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Amber Paulen

On Sadism and the US Government

When I imagined the immigrant visa interview at the U.S. Consulate in Naples, Italy, I imagined it with a sadistic edge. I imagined the pleasure in the interviewer’s face at his dealing out a denial to Simon’s immigrant visa. But instead the man who interviewed told us sympathetically that we could not get it. Perhaps, then, the source of the sadism is further up in the American Government: it is the high officials who get the pleasure of other people’s pain. And I suppose this is simply because they don’t have to see the sufferers’ faces and do not put themselves in other people’s places, the people who must separate from their family for idiotic reasons.

Idiotic reason number one: living in the country with your U.S. citizen spouse while beginning the Adjustment of Status Process, then leaving the country after more than a year of living there for personal reasons before this process is finished.

My dad says that getting a 10-year ban from the U.S. for this reason is like getting a ticket for speeding. But I feel like getting a 10-year ban for this reason is like getting a ticket for speeding on a highway that has a speed limit of 25 mph. There is no logical reason for a speed limit of 25 mph on a highway as there is no logical reason for getting a 10-year ban from the U.S. when taking the only legal path open. The only reason seems to be sadism and a complex paranoia that the American Government has built its immigration laws upon.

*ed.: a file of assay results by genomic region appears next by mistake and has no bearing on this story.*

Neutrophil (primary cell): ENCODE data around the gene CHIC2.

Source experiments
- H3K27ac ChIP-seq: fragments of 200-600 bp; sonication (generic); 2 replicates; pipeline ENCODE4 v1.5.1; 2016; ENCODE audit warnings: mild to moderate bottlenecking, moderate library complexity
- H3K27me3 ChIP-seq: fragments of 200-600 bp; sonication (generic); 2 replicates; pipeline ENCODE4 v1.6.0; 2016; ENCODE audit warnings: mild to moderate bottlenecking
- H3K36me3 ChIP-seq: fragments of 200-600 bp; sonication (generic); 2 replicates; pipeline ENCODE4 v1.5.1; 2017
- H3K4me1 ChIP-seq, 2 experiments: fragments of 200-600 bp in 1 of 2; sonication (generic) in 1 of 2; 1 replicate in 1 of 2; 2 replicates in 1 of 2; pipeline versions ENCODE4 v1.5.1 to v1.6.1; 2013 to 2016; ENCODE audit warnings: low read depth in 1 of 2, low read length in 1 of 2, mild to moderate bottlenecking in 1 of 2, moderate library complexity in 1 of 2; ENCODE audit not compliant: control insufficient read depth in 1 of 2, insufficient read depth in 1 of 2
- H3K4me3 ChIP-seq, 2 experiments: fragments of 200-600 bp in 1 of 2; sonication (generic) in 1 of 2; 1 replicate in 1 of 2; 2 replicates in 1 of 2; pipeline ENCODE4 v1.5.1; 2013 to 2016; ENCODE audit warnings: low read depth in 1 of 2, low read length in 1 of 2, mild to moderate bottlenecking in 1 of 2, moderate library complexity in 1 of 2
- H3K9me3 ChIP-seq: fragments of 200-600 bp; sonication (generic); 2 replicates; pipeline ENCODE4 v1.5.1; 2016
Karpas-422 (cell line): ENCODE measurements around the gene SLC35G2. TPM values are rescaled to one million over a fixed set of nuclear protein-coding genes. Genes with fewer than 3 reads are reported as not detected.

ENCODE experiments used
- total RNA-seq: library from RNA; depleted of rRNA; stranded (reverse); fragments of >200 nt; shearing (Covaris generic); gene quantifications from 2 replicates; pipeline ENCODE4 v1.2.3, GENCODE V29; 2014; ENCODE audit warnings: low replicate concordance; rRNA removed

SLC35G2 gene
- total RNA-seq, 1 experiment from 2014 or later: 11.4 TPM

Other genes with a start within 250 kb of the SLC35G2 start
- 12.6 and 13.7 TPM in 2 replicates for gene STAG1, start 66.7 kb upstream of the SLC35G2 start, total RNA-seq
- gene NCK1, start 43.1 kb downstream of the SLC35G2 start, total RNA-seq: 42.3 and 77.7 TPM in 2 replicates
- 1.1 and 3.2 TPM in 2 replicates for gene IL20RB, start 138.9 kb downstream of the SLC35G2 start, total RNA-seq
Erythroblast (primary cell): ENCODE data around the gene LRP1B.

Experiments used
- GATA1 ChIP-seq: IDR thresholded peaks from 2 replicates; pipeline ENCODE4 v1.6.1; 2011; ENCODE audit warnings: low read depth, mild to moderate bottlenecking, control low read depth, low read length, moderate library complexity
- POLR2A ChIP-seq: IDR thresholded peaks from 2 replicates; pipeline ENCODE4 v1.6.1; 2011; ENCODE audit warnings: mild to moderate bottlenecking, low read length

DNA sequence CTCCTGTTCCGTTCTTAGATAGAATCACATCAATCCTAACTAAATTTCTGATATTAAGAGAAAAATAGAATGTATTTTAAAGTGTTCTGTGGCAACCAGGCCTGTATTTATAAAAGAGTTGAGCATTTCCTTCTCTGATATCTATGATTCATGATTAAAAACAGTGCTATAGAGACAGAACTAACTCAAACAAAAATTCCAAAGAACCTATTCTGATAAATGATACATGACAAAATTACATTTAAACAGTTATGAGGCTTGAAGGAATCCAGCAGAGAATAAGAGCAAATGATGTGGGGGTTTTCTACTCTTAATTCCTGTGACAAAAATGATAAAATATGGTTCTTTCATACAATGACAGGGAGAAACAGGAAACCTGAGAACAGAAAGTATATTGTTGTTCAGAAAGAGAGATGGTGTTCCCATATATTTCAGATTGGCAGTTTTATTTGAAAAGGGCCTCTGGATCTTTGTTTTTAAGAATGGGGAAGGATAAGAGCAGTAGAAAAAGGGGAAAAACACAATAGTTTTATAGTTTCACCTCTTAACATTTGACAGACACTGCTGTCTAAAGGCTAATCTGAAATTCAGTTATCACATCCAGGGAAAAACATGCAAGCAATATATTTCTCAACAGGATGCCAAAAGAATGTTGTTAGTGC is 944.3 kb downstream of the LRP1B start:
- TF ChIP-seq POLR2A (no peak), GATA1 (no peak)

The next step of this U.S. immigration process is for me to write a letter of extreme hardship proving that if I were to go to the States without Simon or if I were to remain in Italy, I would suffer “Extreme Hardship.” “Extreme Hardship” is defined as anything more than the “Normal Hardship” experienced when you are separated from the one you love. There’s a snarky line in Wikipedia’s page of “Extreme Hardship” that says if suicide was the normal thing people did after being separated, then “Extreme Hardship” would be anything more extreme than that. And certainly, as I dig up nasty ghosts of the past and put them to paper for some stoney-faced adjudicator, it feels exactly like that: what kind of suffering will bring you the most pleasure?


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